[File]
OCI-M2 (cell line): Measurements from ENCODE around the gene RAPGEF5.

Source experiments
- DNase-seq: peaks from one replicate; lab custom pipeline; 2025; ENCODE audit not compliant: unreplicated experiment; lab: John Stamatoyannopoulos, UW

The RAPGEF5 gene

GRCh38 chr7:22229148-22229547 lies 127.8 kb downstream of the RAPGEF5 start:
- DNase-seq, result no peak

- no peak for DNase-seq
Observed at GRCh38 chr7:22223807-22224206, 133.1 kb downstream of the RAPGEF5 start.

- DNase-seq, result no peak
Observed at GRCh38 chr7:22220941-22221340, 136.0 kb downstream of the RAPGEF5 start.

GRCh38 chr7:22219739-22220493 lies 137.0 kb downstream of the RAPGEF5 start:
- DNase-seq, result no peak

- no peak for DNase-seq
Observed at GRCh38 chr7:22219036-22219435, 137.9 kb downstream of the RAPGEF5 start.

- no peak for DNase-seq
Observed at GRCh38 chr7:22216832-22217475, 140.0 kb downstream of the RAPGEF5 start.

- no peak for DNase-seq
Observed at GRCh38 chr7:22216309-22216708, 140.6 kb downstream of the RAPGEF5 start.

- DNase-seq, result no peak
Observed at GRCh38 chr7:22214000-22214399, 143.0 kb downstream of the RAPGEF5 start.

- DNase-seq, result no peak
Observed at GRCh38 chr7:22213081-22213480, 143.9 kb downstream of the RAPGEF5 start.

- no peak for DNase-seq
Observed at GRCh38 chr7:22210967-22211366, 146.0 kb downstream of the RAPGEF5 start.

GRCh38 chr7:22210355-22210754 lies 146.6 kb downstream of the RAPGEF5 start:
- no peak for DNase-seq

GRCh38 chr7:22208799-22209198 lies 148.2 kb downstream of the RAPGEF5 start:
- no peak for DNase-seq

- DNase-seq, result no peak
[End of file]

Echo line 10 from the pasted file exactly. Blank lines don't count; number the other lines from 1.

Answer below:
Observed at GRCh38 chr7:22220941-22221340, 136.0 kb downstream of the RAPGEF5 start.